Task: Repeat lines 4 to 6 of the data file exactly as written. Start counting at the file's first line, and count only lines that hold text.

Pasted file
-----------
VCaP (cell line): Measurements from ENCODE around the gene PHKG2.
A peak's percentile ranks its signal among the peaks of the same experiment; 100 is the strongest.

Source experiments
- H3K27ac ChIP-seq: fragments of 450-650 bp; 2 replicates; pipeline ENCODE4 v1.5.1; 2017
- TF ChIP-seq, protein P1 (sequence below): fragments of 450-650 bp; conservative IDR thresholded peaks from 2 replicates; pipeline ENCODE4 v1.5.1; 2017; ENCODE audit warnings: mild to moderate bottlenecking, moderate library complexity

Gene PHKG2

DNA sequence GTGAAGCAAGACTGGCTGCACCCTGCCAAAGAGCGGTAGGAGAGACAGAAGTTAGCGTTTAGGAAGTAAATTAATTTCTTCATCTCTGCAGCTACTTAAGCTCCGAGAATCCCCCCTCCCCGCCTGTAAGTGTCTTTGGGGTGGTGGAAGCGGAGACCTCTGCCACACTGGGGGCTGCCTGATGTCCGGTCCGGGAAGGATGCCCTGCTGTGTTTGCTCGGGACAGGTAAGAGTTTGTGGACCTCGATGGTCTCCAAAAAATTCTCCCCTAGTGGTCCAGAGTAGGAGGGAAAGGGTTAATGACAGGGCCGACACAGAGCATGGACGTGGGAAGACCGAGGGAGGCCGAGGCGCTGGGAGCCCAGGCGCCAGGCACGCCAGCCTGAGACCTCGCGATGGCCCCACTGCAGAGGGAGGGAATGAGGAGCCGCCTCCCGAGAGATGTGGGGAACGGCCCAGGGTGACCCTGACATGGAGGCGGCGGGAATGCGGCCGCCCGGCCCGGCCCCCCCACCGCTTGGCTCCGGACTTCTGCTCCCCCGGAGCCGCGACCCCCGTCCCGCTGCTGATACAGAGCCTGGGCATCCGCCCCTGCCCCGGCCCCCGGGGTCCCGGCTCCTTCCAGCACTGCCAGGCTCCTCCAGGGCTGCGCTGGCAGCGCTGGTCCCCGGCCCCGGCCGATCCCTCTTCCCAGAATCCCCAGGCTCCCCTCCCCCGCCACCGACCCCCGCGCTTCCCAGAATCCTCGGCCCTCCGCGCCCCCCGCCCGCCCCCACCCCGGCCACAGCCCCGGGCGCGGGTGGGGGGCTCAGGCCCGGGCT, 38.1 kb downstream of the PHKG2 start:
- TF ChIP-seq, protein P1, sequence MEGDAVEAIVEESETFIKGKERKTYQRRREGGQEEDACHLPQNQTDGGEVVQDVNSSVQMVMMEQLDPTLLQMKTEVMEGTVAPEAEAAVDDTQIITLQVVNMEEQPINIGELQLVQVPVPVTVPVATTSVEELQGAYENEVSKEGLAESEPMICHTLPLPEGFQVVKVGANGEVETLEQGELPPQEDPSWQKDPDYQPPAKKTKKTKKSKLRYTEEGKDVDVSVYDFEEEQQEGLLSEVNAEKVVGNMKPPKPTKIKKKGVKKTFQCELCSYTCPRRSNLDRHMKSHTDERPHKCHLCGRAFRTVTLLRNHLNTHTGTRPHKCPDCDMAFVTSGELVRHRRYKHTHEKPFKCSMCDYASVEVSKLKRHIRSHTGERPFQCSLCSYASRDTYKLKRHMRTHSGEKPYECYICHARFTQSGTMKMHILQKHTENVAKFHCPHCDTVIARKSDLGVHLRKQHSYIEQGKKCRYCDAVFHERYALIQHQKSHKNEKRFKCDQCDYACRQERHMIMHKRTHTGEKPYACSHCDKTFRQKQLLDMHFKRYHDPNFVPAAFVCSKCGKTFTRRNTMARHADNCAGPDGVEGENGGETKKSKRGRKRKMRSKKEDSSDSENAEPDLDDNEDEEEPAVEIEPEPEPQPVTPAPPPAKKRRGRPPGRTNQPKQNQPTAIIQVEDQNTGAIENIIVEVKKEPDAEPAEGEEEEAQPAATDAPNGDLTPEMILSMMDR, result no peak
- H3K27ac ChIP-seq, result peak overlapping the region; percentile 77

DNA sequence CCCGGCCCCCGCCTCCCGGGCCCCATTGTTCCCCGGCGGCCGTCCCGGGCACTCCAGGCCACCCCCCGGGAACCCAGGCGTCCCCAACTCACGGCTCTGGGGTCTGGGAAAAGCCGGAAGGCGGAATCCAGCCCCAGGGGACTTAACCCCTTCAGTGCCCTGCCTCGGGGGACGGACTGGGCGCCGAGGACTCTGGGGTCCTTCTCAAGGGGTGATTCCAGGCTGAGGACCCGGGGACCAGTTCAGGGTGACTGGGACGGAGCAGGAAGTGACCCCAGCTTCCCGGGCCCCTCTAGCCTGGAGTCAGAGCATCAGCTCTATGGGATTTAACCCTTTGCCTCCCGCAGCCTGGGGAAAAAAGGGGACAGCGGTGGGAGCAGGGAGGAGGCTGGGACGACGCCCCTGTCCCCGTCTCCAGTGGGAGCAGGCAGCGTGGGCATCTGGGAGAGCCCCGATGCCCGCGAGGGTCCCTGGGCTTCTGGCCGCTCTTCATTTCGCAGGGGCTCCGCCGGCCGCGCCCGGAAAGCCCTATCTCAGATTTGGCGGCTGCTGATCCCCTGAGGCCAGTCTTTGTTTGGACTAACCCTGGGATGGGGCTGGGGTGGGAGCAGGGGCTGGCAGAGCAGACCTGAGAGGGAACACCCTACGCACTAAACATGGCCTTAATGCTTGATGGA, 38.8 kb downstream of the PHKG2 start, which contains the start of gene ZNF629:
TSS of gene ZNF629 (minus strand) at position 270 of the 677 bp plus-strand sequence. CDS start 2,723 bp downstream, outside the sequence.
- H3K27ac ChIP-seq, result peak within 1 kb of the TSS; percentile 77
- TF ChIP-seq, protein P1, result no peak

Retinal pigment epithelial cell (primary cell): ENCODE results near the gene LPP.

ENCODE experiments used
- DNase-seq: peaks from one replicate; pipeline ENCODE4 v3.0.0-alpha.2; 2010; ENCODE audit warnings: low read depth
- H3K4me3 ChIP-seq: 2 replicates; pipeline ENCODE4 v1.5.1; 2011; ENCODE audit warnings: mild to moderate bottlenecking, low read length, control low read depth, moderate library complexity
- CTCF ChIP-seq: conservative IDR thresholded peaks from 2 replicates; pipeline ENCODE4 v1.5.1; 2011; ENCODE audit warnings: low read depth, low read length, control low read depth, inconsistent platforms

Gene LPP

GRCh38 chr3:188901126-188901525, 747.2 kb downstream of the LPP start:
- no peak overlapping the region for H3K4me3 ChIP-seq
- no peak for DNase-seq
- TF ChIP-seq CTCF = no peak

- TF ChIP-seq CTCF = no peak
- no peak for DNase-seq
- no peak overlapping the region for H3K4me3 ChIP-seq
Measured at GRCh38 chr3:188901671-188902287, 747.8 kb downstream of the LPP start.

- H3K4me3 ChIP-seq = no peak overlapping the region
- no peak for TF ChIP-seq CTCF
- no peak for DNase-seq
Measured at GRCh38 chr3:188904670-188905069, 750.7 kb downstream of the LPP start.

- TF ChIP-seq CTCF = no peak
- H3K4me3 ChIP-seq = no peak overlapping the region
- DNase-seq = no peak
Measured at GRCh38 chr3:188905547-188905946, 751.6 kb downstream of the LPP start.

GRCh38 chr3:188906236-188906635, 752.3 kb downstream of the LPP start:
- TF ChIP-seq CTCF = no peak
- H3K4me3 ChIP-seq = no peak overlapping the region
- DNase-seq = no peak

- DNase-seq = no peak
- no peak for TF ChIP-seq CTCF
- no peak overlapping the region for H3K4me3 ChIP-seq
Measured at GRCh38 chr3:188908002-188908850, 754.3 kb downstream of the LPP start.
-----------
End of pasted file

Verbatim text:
- H3K27ac ChIP-seq: fragments of 450-650 bp; 2 replicates; pipeline ENCODE4 v1.5.1; 2017
- TF ChIP-seq, protein P1 (sequence below): fragments of 450-650 bp; conservative IDR thresholded peaks from 2 replicates; pipeline ENCODE4 v1.5.1; 2017; ENCODE audit warnings: mild to moderate bottlenecking, moderate library complexity

Gene PHKG2